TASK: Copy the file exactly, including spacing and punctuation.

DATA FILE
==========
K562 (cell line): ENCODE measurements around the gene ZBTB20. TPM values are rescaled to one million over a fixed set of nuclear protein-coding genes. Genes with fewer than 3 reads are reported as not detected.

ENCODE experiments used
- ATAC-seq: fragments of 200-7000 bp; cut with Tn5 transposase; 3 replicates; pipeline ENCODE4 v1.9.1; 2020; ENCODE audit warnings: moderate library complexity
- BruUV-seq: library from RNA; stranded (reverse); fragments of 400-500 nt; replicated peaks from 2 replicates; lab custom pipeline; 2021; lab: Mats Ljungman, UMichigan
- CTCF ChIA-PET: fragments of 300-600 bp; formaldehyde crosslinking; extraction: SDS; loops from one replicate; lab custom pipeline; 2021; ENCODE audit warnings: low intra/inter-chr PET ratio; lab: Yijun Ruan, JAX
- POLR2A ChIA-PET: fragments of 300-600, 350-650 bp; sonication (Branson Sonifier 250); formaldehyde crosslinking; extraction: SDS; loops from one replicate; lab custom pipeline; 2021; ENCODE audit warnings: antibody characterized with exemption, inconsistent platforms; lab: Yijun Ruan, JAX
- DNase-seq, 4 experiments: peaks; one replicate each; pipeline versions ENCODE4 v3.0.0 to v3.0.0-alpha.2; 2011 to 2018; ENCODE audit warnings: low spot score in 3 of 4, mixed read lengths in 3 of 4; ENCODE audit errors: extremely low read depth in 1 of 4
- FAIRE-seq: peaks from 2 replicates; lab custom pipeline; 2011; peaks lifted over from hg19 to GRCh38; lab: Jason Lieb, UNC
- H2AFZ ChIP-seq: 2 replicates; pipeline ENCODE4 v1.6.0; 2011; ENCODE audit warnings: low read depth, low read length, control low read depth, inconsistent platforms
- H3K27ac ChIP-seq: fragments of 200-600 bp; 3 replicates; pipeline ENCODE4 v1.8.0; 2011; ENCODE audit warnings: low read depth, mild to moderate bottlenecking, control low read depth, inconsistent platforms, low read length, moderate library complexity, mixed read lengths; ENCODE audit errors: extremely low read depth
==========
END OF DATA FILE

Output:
K562 (cell line): ENCODE measurements around the gene ZBTB20. TPM values are rescaled to one million over a fixed set of nuclear protein-coding genes. Genes with fewer than 3 reads are reported as not detected.

ENCODE experiments used
- ATAC-seq: fragments of 200-7000 bp; cut with Tn5 transposase; 3 replicates; pipeline ENCODE4 v1.9.1; 2020; ENCODE audit warnings: moderate library complexity
- BruUV-seq: library from RNA; stranded (reverse); fragments of 400-500 nt; replicated peaks from 2 replicates; lab custom pipeline; 2021; lab: Mats Ljungman, UMichigan
- CTCF ChIA-PET: fragments of 300-600 bp; formaldehyde crosslinking; extraction: SDS; loops from one replicate; lab custom pipeline; 2021; ENCODE audit warnings: low intra/inter-chr PET ratio; lab: Yijun Ruan, JAX
- POLR2A ChIA-PET: fragments of 300-600, 350-650 bp; sonication (Branson Sonifier 250); formaldehyde crosslinking; extraction: SDS; loops from one replicate; lab custom pipeline; 2021; ENCODE audit warnings: antibody characterized with exemption, inconsistent platforms; lab: Yijun Ruan, JAX
- DNase-seq, 4 experiments: peaks; one replicate each; pipeline versions ENCODE4 v3.0.0 to v3.0.0-alpha.2; 2011 to 2018; ENCODE audit warnings: low spot score in 3 of 4, mixed read lengths in 3 of 4; ENCODE audit errors: extremely low read depth in 1 of 4
- FAIRE-seq: peaks from 2 replicates; lab custom pipeline; 2011; peaks lifted over from hg19 to GRCh38; lab: Jason Lieb, UNC
- H2AFZ ChIP-seq: 2 replicates; pipeline ENCODE4 v1.6.0; 2011; ENCODE audit warnings: low read depth, low read length, control low read depth, inconsistent platforms
- H3K27ac ChIP-seq: fragments of 200-600 bp; 3 replicates; pipeline ENCODE4 v1.8.0; 2011; ENCODE audit warnings: low read depth, mild to moderate bottlenecking, control low read depth, inconsistent platforms, low read length, moderate library complexity, mixed read lengths; ENCODE audit errors: extremely low read depth